The Genetics and Cell Biology of Cancer. In this course, students and faculty will work together to explore and interrogate current literature about how the genetics of cancer dictates the behavior of tumor cells. We will be exploring this relationship through the eyes of computational biology, genetics, and cell biology.

Global Change Ecology. In light of ongoing environmental change, how are the Earth’s ecological systems likely to respond? We will discuss and present primary literature related to advanced basic and applied concepts in ecology to 1) explore the theories and tools for understanding the ecological response to environmental change and 2) identify sources of uncertainty for accurately understanding such issues.

Integrative Animal Behavior Animal behavior is the product of intrinsic properties (physiology, genetics, etc.) and extrinsic properties (environmental interactions, ecology, etc.) that have been shaped by evolutionary forces including both natural selection and sexual selection. This course will seek out research that integrates mechanistic studies with an ecological and evolutionary approach.

Integrative Neuroethology. Neuroethology is an integrative approach to understanding the neural basis of behavior. While the discipline has historically been dominated by physiological approaches, neuroethologists today increasingly rely on genomic and bioinformatic tools to address their questions. We will explore modern research that integrates physiological and genomic approaches to understanding how evolution has shaped behaviors and the neural circuits that generate them.

Mobile DNA. The course will focus on reading, discussing, and presenting papers from the primary literature on mobile genetic elements and viruses, including research about transposition, horizontal transfer, silencing, accumulation, and domestication.

Molecular Genetic Analysis of Plant Evolution. - Website. An exploration of issues of current controversy and active research in plant evolution, highlighting places where molecular techniques and data are providing new insights for classical problems in plant evolution.

Neuroethology. Exploration of modern and classic research aimed at understanding the neural basis of behavior. Neuroethologists investigate how the brains of diverse species generate natural behaviors, with the goal of elucidating fundamental principles of brain function. Topics may include animal communication, learning and memory, locomotion, prey capture, and escape behavior.

New Views on Sexual Selection. All fields of biology are constantly updated with current knowledge and new thinking, sexual selection is no exception. From Darwin’s view of female passivity to Bateman’s and Trivers’s male-centric description of sexual selection, the field has suffered from a restricted viewpoint. The course will read works that have successfully altered these views as well as other works that seek to expand upon and/or challenge current thinking. Discussions will focus on what concepts the authors claim need improvement or abandonment and how the proposed alternatives can be tested and lead to new insights into sexual selection.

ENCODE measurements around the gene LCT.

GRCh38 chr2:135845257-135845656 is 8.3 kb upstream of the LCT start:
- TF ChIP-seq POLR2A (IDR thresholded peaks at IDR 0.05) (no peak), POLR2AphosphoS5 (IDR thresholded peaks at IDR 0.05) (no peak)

Novel Ecosystems. As anthropogenic influences continue to shape our natural world, we are witnessing the emergence of historically unprecedented, “novel” ecosystems composed of both native and nonnative species. Some biologists argue that these ecosystems should be embraced and even curated, as they can fill important ecological niches that would otherwise be lost. Others view this concept as an acceptance of environmental destruction. In this course, we will read excerpts from foundational texts, take a tour of novel ecosystems across the globe, and study the ecological dynamics that shape them. Through this course, students will be encouraged to formulate their own personal “land ethic” and to articulate opposing viewpoints on how to approach novel ecosystems.

Plant Biotechnology. An exploration of emerging technologies, especially genetic engineering, that are revolutionizing agriculture and allowing for the production of plants with enhanced qualities. Emphasis will be placed on the molecular and physiological principles involved as well as the ecological risks and benefits.

Plant Cell Collectives. Dynamic cell identities and transitions underlie flexible developmental events and thereby orchestrate plant responses to changing climates. In this course, we will examine fundamental principles that define coordinated cell collectives by leveraging emerging insights from functional genomics, molecular genetics, and cell biology.

Socio-ecology of Fire and Drought. The impact of wildfires and droughts is increasing in many regions. Addressing these risks requires an understanding of how fires and droughts operate as natural ecosystem processes, as well as how they affect and are affected by human society. We will explore these complex socio-ecological issues through study of the academic literature and discuss the science and management of fire- and drought-impacted systems in the twenty-first century.

Telomeres and Telomerase. Investigation of elements needed for chromosome stability, using contemporary studies of telomere metabolism, regulation of telomere length, and the role telomeres play in cellular senescence and cancer. Prior coursework in genetics or cell biology is required.

Biology 463 - Immunology

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One-unit semester course. A discussion of the properties of innate and adaptive immunity, the cells of the immune system, antibody structure and function, antigen recognition, lymphocyte activation, and immunity to microbes. Topics also covered will include immunodeficiency and AIDS, and transplantation. An inquiry-based laboratory exercise will be required. Prerequisite: Biology 101 and 102, and one of Biology 351, 358 or 372, or consent of the instructor. Lecture-laboratory.

Biology 470 - Thesis

Two-unit yearlong course; one unit per semester.

Biology 481 - Special Topics

One-half unit semester course. Independent laboratory or library research on a topic chosen in consultation with the instructor. A final written report is required. Prerequisites: standing as a junior or senior biology major, or approval of instructor. Independent study requires approval by the instructor, the department, and the division.